Under Florida Statute § 61.052(1)(b) a dissolution of marriage will not be granted from a party who is mentally incapacitated, unless the party alleged to be incapacitated has been deemed incapacitated for a preceding period of 3 years. The provisions to adjudge a person incapacitated falls under Fla. Stat. § 744.331.
If a spouse has been proper adjudged incapacitated in accordance with the provisions of § 744.331, the party filing for divorce must fulfill the following requirements:
1. Notice of the dissolution must be served to one of the nearest blood relatives of guardian of the incapacitated party. The relative of the incapacitated party shall be entitled to be appear and be heard on the dissolution issues.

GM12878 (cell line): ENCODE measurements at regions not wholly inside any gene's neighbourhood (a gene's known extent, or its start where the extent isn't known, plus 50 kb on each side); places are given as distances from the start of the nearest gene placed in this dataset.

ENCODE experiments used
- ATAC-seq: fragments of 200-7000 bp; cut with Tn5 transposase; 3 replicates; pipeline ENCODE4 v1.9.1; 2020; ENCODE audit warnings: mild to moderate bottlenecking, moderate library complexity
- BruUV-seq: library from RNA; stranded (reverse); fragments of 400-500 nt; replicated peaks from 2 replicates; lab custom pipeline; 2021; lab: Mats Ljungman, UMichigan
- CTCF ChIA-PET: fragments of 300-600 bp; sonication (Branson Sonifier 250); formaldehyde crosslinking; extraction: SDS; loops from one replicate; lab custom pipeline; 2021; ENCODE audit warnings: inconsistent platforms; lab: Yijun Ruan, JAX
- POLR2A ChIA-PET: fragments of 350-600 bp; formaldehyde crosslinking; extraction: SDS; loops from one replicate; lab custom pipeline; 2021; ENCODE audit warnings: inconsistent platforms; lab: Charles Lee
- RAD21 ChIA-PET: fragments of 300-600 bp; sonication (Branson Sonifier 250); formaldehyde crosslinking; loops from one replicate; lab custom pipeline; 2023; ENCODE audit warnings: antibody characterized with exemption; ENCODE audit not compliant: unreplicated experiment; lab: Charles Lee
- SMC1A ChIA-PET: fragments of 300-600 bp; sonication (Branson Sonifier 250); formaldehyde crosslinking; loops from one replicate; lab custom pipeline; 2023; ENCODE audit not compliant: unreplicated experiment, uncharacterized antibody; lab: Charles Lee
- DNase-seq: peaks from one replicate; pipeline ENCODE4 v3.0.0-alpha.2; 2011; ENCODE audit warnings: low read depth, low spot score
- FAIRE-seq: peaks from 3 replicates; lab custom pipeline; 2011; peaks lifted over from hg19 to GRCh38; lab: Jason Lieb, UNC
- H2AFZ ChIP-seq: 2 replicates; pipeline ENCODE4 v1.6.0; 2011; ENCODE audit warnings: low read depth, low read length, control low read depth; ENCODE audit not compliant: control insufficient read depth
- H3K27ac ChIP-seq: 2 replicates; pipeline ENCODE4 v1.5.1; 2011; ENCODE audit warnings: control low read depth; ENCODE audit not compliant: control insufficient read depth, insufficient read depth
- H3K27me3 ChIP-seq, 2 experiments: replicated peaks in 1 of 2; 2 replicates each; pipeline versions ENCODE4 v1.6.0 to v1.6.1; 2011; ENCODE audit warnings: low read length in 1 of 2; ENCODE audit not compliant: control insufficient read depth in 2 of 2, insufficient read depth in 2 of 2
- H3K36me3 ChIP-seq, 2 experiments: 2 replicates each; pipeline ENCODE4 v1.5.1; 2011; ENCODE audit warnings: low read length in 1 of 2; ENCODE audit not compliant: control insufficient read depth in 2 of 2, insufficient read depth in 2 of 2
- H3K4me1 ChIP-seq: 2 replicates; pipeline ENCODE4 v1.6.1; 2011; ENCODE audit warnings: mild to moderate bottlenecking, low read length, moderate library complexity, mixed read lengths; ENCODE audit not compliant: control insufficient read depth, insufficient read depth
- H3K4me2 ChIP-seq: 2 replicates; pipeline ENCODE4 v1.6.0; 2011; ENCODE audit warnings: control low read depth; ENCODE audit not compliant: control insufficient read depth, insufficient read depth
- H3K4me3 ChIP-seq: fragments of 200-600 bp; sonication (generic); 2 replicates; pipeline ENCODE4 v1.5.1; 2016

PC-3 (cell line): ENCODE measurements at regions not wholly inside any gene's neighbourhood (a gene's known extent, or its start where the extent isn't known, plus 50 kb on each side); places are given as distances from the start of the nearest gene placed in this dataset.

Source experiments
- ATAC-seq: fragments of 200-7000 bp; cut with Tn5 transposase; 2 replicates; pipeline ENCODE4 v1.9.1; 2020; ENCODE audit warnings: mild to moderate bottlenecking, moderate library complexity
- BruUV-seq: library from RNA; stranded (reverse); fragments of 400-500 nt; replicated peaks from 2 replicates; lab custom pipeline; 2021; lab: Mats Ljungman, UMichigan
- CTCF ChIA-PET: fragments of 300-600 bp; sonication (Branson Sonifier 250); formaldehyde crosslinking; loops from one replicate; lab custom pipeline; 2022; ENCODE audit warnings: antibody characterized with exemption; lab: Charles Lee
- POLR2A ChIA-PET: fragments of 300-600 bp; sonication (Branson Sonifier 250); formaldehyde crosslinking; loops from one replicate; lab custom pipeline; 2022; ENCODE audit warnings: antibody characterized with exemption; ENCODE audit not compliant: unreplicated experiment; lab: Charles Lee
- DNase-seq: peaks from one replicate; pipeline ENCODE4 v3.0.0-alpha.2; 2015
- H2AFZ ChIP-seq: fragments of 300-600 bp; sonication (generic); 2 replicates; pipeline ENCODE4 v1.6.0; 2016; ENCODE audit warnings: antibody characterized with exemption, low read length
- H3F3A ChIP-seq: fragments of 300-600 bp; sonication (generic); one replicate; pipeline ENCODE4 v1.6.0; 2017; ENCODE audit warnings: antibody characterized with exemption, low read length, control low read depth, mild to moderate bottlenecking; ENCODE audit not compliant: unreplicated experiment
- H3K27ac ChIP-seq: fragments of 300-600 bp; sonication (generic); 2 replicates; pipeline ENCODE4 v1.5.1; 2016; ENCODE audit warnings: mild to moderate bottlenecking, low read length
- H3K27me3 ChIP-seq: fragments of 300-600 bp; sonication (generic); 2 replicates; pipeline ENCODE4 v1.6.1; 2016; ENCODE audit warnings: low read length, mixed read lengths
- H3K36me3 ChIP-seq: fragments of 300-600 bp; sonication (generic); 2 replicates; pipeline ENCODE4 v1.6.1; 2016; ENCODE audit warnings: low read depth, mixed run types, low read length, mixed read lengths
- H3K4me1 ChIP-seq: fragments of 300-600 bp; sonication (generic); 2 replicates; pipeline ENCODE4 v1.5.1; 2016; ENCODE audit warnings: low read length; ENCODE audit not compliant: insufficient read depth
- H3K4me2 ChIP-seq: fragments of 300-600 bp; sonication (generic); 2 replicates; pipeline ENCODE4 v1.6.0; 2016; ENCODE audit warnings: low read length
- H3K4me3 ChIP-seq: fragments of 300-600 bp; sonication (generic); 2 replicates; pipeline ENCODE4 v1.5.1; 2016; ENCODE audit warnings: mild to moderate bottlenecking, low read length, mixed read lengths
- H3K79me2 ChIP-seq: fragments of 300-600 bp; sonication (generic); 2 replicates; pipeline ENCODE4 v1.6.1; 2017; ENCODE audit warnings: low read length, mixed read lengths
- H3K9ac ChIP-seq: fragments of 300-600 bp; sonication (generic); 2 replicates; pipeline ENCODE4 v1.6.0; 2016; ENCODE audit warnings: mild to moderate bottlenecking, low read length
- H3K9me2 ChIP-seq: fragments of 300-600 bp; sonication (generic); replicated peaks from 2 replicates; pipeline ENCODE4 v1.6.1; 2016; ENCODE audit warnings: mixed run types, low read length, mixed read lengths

2. If the incapacitated party has a general guardian, who is not the person bringing the proceeding, the incapacitated party and the general guardian shall be served with the petition and the summons; the guardian shall defend and protect the interests of the incapacitated party.
3. In the event the incapacitated party has no guardian other than the party bringing the divorce proceeding, a guardian ad litem shall be appointed by the court to defend and protect the interests of the incapacitated party.
It is important to note that in all divorce proceedings granted on the basis of incapacity, the court may require the petitioner – the party who filed the divorce petition – to pay alimony. If you want to file for divorce from a spouse who is mentally incapacitated, contact a Florida Divorce Attorney for legal representation.